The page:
In 2011, I worked in an upscale cocktail bar in London. I slung tasty concoctions, opened bottles of craft beer, fancy champagne and wine and served food to those both sitting at my bar and at tables. As with many London establishments, the bar automatically added a gratuity of 12.5% to all bills. Apparently, the gratuity was 'optional' to pay, but as it was already included in the bill, it didn't appear to be optional and folk had to take the extra step of subtracting the tip from the main portion of the bill if they did not want to leave anything additional. I found it cringe-worthy to have a tip added to all transactions regardless of effort employed. Yes, I did only earn 6 pounds an hour, but it still felt weird to have someone leave me 12.5% more for opening a bottle of St. Mungo. Some customers tipped a fiver for a bottle of champagne opened and served. Yet others (I'm thinking specifically of the 10-top hen do of Welsh girls that ordered multiple cocktail rounds and food) left nothing additional. Customers never 'owed' me a tip and I was grateful to anyone who gave. 'Thank you very much' was the usual response to customers' generosity. I have always focused on the end-of-the-night tip earnings and not stewed over each table's tip contributions. As most of us in the biz might say, 'it all evens out in the end'.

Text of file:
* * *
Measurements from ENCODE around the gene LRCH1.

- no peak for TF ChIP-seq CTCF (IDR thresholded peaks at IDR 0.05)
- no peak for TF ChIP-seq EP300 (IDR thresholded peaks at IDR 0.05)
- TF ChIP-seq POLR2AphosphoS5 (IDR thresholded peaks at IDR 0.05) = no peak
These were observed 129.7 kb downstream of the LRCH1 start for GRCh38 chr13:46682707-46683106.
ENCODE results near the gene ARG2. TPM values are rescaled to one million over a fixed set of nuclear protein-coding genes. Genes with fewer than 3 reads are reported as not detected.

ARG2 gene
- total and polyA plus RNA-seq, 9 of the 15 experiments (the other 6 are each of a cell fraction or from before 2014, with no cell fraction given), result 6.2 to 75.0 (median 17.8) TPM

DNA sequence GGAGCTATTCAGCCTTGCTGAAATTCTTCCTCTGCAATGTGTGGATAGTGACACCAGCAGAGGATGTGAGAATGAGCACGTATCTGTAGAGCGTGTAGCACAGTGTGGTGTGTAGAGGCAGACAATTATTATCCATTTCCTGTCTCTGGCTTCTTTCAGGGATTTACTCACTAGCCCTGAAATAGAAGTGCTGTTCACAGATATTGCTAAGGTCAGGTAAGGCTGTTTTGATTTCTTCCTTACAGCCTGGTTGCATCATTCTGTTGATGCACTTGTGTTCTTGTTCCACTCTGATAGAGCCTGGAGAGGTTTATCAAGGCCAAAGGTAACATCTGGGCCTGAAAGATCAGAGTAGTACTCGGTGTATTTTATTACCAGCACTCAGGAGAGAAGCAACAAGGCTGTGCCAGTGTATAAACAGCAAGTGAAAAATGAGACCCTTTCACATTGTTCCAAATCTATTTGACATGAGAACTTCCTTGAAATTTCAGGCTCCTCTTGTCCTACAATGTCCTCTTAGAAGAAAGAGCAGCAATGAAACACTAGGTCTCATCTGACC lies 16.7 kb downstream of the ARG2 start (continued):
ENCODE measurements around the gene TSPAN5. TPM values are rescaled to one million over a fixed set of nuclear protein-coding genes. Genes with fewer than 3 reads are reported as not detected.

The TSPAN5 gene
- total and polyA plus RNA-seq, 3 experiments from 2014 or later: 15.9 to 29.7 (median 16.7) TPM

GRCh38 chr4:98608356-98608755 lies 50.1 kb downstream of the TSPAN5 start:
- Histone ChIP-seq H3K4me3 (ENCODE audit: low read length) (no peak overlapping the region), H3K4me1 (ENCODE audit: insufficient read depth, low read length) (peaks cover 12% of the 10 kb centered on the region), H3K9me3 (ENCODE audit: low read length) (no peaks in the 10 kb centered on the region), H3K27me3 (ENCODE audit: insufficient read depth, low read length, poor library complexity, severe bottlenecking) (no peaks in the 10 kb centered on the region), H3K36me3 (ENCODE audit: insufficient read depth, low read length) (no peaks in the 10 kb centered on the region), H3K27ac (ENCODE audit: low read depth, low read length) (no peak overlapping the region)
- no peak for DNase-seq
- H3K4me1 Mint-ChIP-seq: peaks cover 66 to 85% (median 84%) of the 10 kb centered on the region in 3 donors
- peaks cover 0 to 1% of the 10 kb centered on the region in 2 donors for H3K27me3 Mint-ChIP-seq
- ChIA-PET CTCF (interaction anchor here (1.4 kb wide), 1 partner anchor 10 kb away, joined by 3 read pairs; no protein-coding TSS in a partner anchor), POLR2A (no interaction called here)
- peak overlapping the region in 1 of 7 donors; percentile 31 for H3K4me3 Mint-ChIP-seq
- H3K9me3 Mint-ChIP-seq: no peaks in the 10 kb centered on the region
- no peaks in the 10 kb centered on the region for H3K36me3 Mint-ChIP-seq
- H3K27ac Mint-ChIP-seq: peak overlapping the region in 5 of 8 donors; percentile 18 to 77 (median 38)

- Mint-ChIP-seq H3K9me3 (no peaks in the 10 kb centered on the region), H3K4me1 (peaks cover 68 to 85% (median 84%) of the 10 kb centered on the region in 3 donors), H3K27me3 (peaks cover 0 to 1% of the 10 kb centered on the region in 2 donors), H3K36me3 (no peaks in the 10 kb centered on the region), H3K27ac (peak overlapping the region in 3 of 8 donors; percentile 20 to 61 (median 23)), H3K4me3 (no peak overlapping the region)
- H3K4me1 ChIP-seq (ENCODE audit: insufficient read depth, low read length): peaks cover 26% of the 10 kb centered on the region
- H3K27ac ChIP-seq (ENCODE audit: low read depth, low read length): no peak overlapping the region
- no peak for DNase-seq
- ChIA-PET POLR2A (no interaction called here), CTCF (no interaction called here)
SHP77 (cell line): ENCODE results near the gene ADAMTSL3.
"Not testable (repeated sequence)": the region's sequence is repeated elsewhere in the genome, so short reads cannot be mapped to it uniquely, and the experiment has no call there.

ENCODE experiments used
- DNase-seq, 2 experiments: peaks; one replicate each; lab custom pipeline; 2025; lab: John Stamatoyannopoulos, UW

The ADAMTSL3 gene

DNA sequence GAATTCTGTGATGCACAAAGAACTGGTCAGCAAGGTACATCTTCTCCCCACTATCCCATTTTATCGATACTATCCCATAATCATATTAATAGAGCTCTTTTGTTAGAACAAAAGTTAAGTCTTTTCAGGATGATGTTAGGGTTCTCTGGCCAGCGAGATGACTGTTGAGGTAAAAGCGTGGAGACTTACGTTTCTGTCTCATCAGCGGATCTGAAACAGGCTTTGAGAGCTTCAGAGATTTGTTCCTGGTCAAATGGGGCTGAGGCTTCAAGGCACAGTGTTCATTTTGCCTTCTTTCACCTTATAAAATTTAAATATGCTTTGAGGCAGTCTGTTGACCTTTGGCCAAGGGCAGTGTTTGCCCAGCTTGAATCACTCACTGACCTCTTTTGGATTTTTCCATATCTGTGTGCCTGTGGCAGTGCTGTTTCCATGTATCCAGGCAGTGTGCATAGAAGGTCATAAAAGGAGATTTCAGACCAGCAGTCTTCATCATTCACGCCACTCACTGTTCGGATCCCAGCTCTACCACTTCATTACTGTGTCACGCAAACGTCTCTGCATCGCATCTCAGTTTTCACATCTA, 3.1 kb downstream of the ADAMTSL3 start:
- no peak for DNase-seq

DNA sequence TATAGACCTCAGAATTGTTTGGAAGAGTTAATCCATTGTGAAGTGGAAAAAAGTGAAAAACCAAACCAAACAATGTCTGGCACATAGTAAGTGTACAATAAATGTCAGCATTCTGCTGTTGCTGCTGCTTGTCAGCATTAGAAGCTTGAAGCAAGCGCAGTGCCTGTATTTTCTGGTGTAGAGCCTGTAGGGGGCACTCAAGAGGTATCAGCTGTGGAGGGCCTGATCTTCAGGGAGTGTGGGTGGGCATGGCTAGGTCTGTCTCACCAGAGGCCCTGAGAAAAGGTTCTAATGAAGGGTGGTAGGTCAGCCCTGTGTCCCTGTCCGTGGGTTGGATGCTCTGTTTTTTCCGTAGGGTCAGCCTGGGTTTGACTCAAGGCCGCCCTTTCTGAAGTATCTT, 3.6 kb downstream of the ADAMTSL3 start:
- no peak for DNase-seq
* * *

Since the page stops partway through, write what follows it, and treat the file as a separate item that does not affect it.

The fact that someone back in the States decided not to tip their waiter is not news; it happens all the time. That the customer in question then had to justify her no tip stance with a wee note on the credit card slip was another matter entirely. 'I give God 10%. Why do you get 18?' she wrote. My question to her would be: why do you feel the need to justify your stinginess with a question?
We who are familiar with restaurant dining in the USA know the cultural rules. If one goes out to eat, then one, generally, leaves a tip. If one never tips, regardless of quality of service, then, I'd suggest, that person wasn't 'playing by the rules', culturally speaking, and should not eat out.